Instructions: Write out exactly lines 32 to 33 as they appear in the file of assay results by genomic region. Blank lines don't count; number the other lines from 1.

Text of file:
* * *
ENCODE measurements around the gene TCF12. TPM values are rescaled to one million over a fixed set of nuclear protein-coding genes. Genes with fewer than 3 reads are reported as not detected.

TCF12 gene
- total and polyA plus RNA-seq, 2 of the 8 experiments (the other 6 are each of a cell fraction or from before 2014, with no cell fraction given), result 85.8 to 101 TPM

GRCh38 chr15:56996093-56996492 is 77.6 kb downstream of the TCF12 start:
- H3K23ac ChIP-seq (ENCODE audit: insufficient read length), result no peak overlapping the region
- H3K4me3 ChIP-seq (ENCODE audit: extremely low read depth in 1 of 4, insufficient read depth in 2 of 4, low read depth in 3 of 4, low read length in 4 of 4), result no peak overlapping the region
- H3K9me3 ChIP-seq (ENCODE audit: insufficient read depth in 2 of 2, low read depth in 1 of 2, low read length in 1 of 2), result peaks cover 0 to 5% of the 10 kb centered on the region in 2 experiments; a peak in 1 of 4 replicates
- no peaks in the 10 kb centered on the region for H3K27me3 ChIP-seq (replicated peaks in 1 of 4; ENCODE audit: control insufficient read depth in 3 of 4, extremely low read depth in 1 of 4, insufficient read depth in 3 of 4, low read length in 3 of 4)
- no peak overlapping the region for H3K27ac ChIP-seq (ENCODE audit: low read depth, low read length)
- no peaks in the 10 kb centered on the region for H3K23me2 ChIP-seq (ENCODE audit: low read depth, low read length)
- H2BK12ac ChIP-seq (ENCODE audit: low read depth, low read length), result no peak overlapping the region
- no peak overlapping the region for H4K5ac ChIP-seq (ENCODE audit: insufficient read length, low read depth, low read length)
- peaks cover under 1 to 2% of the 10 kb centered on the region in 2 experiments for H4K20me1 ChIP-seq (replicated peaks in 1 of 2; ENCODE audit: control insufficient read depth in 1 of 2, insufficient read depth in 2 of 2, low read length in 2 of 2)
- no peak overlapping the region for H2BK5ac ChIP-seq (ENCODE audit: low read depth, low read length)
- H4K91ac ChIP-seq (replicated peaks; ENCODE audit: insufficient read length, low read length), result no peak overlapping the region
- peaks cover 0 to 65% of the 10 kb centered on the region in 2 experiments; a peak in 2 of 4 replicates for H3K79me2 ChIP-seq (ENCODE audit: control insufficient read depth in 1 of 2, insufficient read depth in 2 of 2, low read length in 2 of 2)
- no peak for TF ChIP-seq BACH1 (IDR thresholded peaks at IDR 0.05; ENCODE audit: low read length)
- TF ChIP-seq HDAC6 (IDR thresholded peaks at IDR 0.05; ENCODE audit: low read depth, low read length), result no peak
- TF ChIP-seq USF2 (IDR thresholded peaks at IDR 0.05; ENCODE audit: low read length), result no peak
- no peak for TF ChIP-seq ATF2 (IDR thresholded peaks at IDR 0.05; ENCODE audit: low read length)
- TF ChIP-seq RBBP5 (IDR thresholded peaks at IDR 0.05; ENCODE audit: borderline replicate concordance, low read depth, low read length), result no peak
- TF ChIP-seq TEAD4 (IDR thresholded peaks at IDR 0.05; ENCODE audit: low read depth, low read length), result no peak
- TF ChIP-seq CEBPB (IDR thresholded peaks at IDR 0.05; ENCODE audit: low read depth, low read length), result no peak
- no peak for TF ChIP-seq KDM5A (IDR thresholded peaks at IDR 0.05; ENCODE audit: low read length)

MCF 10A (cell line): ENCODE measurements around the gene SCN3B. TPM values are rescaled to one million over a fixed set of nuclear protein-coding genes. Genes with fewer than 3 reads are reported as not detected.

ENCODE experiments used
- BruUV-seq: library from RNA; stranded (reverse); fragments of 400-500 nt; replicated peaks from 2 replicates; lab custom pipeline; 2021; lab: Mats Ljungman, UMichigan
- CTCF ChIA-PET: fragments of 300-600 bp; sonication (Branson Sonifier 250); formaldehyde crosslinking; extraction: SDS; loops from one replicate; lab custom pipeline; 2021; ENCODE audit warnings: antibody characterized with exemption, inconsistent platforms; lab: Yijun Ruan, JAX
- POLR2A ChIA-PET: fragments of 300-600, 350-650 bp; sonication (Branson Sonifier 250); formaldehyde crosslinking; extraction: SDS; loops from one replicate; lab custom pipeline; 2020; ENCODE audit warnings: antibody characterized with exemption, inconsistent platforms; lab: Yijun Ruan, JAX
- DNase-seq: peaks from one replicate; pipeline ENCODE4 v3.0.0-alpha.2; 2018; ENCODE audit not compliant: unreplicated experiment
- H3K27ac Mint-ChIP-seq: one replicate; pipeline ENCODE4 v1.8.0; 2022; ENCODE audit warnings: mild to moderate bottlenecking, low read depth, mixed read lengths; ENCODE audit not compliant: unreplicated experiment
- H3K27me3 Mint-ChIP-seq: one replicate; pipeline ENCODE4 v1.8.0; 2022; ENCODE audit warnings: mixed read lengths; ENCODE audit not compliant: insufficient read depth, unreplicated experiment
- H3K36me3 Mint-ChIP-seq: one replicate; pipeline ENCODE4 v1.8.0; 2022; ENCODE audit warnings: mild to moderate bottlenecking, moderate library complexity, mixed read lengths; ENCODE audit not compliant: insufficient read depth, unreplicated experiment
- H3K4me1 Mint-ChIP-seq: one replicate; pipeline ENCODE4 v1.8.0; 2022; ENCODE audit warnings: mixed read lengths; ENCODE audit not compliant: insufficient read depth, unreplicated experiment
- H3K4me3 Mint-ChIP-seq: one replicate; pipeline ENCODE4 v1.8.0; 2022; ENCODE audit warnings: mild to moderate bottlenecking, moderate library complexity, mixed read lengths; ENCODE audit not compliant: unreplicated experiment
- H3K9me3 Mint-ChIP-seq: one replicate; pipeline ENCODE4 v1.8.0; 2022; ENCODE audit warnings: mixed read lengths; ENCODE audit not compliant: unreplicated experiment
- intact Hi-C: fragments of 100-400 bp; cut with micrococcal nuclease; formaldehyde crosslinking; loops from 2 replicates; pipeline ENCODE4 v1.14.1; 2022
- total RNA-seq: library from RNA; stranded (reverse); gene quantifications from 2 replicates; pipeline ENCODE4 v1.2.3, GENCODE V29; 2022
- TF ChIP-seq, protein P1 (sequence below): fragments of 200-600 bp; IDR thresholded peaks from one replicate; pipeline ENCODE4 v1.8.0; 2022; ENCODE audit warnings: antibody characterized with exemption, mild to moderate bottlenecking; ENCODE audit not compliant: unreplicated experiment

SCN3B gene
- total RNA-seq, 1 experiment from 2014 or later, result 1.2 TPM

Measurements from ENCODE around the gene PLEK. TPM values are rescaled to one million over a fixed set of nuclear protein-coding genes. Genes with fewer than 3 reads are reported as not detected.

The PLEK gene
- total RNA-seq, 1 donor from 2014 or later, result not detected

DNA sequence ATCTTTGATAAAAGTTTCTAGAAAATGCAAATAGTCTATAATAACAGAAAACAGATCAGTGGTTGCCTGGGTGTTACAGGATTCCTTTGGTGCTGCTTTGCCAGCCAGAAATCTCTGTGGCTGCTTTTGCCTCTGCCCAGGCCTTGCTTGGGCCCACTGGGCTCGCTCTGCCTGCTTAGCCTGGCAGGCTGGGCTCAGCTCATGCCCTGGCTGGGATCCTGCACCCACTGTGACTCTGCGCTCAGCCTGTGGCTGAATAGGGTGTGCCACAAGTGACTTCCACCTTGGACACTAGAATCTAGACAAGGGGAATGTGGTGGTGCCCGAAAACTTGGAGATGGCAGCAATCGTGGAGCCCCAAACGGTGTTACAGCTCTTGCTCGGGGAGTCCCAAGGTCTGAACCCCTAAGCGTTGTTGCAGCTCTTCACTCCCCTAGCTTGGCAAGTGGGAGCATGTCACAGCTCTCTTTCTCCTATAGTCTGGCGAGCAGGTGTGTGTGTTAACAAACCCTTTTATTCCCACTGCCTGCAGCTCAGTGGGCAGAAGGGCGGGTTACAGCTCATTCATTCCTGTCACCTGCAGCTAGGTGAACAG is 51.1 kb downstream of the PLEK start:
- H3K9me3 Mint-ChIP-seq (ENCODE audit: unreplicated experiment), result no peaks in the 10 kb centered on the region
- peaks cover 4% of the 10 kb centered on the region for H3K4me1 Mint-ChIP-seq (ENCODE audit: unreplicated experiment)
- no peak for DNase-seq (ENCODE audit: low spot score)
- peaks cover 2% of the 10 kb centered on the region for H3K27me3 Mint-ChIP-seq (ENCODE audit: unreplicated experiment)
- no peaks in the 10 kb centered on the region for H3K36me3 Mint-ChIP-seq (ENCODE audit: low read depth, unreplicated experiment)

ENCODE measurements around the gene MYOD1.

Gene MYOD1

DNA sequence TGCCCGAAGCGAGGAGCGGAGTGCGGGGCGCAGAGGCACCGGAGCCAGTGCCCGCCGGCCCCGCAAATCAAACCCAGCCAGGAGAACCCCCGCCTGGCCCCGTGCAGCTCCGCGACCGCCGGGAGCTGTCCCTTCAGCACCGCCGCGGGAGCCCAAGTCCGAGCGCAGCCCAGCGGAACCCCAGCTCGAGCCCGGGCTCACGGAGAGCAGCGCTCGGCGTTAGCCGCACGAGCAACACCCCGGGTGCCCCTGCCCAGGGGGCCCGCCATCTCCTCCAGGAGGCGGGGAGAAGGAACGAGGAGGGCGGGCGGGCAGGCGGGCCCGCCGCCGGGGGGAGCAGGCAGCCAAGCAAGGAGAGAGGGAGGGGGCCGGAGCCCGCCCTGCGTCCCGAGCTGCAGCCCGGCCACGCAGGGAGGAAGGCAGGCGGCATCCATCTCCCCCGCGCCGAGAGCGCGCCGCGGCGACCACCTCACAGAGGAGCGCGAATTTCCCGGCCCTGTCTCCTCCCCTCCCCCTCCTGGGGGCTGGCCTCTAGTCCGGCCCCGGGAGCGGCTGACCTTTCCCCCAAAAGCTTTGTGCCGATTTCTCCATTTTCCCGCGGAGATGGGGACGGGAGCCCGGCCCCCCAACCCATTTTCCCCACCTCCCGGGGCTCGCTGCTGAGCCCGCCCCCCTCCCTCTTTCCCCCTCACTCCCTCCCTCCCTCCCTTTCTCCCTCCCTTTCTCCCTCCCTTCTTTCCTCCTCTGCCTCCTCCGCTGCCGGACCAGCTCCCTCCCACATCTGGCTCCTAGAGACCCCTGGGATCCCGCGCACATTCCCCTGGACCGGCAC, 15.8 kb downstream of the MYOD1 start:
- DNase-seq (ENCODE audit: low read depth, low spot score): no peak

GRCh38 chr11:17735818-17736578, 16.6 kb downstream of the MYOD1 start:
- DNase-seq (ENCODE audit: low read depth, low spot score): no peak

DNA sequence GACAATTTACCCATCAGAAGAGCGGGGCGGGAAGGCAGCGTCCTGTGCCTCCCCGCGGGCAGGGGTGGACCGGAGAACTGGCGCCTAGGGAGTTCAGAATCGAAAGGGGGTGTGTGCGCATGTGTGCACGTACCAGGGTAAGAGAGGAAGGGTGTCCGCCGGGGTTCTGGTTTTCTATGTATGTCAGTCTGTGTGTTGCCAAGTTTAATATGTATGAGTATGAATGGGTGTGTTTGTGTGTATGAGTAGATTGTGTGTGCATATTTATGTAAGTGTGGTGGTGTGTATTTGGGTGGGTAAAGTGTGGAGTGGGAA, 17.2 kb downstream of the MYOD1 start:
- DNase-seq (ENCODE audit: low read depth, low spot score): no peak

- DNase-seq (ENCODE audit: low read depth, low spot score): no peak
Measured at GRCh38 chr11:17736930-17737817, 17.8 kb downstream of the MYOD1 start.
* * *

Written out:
- H3K27me3 Mint-ChIP-seq: one replicate; pipeline ENCODE4 v1.8.0; 2022; ENCODE audit warnings: mixed read lengths; ENCODE audit not compliant: insufficient read depth, unreplicated experiment
- H3K36me3 Mint-ChIP-seq: one replicate; pipeline ENCODE4 v1.8.0; 2022; ENCODE audit warnings: mild to moderate bottlenecking, moderate library complexity, mixed read lengths; ENCODE audit not compliant: insufficient read depth, unreplicated experiment